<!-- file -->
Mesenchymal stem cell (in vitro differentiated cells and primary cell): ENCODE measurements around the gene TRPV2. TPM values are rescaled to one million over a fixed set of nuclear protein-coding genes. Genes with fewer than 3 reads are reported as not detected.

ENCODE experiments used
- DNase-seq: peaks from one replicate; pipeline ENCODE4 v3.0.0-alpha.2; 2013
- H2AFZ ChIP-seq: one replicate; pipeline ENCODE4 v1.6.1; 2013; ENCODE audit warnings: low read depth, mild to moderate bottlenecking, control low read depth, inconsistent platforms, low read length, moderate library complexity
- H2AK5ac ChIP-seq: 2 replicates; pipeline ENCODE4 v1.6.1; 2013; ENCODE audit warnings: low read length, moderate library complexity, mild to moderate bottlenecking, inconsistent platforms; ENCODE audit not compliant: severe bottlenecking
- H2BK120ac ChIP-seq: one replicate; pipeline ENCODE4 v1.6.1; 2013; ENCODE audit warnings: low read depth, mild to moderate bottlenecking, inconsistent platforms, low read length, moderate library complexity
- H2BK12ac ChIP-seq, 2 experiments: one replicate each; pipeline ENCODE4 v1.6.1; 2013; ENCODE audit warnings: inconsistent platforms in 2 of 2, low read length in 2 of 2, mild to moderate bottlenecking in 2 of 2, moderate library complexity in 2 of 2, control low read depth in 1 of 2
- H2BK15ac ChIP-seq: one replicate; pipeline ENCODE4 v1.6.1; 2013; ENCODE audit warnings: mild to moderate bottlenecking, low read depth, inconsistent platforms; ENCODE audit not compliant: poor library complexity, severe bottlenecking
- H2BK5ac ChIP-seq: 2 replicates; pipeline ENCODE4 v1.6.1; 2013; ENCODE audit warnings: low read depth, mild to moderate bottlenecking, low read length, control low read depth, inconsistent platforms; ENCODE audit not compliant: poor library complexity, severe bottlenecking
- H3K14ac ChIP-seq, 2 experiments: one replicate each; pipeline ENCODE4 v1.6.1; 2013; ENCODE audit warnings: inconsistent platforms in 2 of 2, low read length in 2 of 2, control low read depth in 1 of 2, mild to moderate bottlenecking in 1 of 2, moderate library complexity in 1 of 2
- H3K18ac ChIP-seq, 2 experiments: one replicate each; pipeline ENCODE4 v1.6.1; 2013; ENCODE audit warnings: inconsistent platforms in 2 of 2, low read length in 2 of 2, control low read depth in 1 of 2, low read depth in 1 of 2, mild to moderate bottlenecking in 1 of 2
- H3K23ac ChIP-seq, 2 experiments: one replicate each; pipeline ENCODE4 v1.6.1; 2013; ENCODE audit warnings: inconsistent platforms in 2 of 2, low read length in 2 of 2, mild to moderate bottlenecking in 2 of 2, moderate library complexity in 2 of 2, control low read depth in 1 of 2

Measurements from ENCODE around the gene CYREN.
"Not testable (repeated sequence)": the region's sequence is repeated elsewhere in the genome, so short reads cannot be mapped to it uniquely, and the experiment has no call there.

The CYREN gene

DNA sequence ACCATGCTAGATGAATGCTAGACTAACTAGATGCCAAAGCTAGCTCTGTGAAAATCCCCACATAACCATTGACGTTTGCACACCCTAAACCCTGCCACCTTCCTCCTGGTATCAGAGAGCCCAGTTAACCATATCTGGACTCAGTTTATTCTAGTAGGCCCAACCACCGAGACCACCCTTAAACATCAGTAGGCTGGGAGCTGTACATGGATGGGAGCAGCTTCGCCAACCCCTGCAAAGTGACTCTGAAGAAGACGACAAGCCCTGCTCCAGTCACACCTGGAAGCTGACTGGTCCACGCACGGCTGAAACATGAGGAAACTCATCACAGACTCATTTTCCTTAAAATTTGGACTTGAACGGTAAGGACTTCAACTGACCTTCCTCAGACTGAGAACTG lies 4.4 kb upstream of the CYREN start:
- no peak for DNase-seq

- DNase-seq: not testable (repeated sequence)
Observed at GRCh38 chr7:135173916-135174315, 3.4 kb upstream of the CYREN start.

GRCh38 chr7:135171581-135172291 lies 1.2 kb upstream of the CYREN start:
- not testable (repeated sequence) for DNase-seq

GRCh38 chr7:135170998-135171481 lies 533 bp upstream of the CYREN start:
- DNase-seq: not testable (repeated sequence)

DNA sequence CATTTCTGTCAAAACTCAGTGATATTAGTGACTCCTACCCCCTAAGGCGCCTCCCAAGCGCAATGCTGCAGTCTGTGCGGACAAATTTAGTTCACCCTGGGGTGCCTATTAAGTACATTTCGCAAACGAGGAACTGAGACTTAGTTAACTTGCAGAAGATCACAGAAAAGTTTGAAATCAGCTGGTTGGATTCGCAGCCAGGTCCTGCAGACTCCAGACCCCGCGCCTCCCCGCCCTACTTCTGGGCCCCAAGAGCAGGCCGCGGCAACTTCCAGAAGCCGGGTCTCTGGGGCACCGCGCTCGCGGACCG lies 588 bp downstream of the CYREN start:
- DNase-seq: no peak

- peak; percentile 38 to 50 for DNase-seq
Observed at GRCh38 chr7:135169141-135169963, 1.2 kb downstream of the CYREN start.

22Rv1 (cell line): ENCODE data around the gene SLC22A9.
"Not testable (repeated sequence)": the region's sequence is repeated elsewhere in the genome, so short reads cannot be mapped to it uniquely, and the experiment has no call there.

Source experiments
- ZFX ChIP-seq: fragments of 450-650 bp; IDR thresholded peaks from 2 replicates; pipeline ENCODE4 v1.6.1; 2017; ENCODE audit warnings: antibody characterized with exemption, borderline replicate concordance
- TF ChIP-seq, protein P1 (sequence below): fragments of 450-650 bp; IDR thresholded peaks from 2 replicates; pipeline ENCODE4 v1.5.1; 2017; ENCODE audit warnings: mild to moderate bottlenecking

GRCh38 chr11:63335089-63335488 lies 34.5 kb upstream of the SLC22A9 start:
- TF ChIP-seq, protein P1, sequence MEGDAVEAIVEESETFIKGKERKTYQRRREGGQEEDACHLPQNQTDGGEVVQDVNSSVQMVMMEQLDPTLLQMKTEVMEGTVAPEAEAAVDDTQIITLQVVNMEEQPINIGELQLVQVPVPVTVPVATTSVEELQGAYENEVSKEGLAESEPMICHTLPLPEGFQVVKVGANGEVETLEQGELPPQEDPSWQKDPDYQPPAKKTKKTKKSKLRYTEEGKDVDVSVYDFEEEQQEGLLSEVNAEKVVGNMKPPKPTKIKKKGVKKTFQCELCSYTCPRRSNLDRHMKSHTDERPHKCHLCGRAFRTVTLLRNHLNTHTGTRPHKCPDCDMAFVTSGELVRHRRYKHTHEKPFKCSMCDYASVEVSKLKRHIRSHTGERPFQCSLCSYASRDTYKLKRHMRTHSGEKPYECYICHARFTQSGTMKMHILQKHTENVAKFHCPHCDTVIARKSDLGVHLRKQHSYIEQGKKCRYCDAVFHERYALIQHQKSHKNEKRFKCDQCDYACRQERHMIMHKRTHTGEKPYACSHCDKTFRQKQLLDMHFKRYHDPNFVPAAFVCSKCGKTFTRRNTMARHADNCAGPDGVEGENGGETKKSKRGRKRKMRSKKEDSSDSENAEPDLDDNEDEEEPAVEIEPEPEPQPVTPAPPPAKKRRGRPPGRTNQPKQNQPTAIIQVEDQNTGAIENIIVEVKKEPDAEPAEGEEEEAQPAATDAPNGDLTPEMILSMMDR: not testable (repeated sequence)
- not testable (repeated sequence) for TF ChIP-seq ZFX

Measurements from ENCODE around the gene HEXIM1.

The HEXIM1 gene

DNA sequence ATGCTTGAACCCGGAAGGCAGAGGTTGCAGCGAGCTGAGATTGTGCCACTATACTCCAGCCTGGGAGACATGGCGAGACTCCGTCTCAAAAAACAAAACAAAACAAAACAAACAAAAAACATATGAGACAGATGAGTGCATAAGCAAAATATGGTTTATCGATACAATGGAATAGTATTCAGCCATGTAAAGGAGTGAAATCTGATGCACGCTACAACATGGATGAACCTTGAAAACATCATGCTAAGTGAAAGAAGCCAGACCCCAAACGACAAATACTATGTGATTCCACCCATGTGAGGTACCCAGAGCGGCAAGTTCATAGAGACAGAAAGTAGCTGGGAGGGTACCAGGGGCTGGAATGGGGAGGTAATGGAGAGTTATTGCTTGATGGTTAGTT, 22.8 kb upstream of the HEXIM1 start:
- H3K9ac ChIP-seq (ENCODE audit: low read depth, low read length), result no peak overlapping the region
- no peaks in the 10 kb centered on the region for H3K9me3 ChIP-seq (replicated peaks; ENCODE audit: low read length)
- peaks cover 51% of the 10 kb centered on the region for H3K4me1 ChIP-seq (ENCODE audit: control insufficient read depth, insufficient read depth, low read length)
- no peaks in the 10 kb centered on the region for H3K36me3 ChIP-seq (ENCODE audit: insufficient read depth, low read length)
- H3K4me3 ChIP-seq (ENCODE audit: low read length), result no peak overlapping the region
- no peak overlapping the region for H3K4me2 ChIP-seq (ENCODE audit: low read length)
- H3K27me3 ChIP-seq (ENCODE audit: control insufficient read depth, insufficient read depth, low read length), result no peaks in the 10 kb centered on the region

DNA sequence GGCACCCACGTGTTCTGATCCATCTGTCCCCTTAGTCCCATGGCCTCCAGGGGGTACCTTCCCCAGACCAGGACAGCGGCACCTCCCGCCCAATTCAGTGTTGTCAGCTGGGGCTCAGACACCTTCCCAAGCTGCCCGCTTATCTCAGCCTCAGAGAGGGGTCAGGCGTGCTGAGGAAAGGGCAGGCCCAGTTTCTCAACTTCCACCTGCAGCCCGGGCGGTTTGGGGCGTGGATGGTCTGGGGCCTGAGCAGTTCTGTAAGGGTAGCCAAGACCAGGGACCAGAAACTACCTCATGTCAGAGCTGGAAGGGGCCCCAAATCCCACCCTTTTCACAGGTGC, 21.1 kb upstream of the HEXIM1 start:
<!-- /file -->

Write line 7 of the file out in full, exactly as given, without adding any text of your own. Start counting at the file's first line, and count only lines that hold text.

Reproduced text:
- H2BK12ac ChIP-seq, 2 experiments: one replicate each; pipeline ENCODE4 v1.6.1; 2013; ENCODE audit warnings: inconsistent platforms in 2 of 2, low read length in 2 of 2, mild to moderate bottlenecking in 2 of 2, moderate library complexity in 2 of 2, control low read depth in 1 of 2